Passed away on August 20, 2020 at age 67. David was born in Neptune, New Jersey to survivors of the Holocaust, inspiring his commitment to justice, philanthropy and Judaism. He grew up in nearby Lakewood, where he pursued excellence as a state champion high school wrestler and football quarterback, he was recruited to Syracuse University in 1971 to wrestle. There he met his wife, Ilene. He received a law degree at Franklin Pierce Law Center in New Hampshire and attended George Washington University’s Graduate School of Business before settling in his wife’s hometown of Rochester.
David founded Flaum Management Company in 1986, driven by the vision of a comprehensive organization specializing in real estate ownership, leasing, management and construction. His successful career focused on the development of retail shopping centers, office buildings, call centers, high technology facilities, and farmland throughout the northeastern United States. He took pride in spotting the potential value of empty and underused spaces, turning them into vibrant centers of commerce.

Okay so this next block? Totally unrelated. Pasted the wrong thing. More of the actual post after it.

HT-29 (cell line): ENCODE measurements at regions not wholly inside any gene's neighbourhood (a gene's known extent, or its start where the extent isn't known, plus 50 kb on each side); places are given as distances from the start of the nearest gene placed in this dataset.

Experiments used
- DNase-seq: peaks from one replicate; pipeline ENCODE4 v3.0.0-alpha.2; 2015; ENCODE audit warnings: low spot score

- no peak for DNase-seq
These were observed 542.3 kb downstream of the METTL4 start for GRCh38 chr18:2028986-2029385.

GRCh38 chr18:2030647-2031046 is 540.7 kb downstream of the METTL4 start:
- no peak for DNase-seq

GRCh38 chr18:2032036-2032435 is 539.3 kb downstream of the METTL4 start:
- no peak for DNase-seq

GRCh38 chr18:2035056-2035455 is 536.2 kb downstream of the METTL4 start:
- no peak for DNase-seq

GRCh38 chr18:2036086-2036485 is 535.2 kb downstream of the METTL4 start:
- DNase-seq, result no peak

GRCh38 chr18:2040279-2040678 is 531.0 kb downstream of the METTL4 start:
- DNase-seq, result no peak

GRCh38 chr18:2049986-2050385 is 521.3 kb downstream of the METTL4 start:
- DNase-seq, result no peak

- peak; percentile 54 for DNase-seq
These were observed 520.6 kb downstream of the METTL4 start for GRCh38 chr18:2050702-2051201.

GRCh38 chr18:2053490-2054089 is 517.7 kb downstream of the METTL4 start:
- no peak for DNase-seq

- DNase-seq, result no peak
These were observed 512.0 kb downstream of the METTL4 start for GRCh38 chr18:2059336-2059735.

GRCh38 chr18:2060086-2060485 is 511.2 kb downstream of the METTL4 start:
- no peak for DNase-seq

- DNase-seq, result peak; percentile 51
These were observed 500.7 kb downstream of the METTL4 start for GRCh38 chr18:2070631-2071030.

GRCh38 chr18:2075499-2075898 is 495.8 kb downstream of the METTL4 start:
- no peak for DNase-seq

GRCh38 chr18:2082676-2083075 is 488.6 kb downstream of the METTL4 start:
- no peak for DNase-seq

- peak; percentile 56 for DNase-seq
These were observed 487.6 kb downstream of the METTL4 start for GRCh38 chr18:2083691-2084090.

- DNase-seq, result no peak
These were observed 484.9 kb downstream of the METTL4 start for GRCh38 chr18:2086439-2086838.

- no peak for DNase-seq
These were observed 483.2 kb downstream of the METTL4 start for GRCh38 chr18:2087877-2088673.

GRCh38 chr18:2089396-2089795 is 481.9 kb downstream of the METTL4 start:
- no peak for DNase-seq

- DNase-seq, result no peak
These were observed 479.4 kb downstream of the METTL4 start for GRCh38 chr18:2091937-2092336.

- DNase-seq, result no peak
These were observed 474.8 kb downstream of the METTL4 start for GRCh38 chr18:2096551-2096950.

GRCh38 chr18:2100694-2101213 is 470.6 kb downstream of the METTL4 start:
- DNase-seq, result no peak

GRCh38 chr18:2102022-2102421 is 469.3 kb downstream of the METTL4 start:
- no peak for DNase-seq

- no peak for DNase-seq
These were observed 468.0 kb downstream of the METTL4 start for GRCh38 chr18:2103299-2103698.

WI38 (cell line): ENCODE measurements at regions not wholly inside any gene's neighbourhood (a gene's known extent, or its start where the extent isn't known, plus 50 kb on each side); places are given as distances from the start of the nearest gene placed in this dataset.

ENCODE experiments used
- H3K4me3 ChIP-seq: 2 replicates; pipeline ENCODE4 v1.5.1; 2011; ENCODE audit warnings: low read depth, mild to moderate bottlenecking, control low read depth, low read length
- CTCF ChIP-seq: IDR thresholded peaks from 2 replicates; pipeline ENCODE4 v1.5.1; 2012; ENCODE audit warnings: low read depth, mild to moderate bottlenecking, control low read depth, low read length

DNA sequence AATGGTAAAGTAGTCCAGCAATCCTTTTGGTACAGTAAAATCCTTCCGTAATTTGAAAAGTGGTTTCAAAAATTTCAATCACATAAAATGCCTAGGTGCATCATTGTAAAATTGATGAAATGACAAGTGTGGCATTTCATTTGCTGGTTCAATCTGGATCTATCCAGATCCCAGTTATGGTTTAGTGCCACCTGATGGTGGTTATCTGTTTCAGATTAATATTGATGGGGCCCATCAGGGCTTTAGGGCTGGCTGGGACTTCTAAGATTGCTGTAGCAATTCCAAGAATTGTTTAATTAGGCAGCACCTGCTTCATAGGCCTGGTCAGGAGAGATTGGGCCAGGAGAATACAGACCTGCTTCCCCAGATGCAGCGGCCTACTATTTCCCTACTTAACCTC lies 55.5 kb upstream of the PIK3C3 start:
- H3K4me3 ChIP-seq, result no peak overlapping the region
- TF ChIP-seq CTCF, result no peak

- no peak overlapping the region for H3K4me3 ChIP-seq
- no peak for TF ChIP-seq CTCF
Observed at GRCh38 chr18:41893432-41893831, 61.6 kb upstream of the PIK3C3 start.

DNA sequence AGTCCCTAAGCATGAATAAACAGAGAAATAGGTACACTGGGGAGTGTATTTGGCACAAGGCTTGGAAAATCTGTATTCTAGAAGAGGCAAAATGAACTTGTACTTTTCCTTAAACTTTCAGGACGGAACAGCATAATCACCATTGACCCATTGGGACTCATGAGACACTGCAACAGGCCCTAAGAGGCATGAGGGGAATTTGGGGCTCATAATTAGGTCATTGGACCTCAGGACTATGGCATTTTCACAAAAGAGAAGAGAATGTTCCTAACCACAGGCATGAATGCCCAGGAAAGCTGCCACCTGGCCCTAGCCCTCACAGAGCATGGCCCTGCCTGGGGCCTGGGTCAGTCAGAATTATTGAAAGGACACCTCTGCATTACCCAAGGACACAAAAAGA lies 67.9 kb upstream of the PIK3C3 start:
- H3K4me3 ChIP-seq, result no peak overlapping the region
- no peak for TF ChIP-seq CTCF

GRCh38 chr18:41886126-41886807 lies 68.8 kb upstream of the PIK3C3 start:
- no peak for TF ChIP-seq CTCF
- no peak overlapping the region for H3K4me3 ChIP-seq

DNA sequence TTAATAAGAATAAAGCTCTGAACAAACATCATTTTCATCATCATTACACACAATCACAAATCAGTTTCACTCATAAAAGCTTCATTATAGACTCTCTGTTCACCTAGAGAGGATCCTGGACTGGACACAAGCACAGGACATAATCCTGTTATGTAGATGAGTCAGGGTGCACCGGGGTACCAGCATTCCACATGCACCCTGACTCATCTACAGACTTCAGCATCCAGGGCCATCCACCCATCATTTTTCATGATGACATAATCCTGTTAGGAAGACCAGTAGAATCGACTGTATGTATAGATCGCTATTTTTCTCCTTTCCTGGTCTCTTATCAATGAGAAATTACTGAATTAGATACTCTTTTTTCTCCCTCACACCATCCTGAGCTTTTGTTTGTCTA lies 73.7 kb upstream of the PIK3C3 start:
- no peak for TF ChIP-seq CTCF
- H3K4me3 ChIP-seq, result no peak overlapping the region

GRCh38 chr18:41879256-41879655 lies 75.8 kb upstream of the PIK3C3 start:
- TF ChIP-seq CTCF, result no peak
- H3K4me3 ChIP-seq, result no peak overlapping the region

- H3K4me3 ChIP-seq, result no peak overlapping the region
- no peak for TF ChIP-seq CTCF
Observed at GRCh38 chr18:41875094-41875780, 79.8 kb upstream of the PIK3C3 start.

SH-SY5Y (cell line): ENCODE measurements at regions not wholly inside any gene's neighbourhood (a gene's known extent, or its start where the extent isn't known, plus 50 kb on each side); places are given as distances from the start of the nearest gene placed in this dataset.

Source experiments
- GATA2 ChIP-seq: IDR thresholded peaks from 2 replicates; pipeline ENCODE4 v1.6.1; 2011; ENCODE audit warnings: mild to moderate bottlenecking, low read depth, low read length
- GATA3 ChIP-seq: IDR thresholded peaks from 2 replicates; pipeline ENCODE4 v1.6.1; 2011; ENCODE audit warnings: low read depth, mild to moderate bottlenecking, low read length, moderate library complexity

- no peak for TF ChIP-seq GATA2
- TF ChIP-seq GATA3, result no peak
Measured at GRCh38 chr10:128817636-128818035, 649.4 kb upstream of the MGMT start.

Much like his real estate portfolio, his philanthropic interests took root and grew strong over his career. He received three presidential appointments: two by George W. Bush as member of the Holocaust Memorial Museum Council, and one by Donald Trump as member of the governing body of the United States Holocaust Memorial Museum. Passionate about politics, he also served as longest National Chairman of the Republican Jewish Coalition for over 12 years. He and his wife, Ilene endowed the University of Rochester Flaum Eye Institute. He served on the Board of Trustees at the University of Rochester and at Syracuse University.
He was devoted to his family. Even in a life distinguished by awards and honors, he was most proud of the award he received jointly with his wife, children and grandchildren: the Multi-Generational Award for National Philanthropy Day given by the Association of Fundraising Professionals, Genesee Valley Chapter.
David’s vigor and zest for life was manifest in his passion for cars, planes and boats -- anything that promised speed, thrill and motion.
He is survived by his wife, Ilene; his sons Asher (Monica) and Loren (Jamie); his daughter Sara Flaum Ressler (Darren), and seven grandchildren Ryder and Austin Flaum, Harrison and Jordana Flaum, Leo, Noah and Janis Ressler. His brother, Dr. Morris Flaum, and sister, Mildred Zackowitz.
His commitment to family, career, and community exemplifies the Jewish tradition of Tikkun Olam, or repairing the world -- bringing his life full circle. Donations may be made in his memory to the Flaum Eye Institute at University of Rochester and the US Holocaust Memorial Museum in Washington, DC.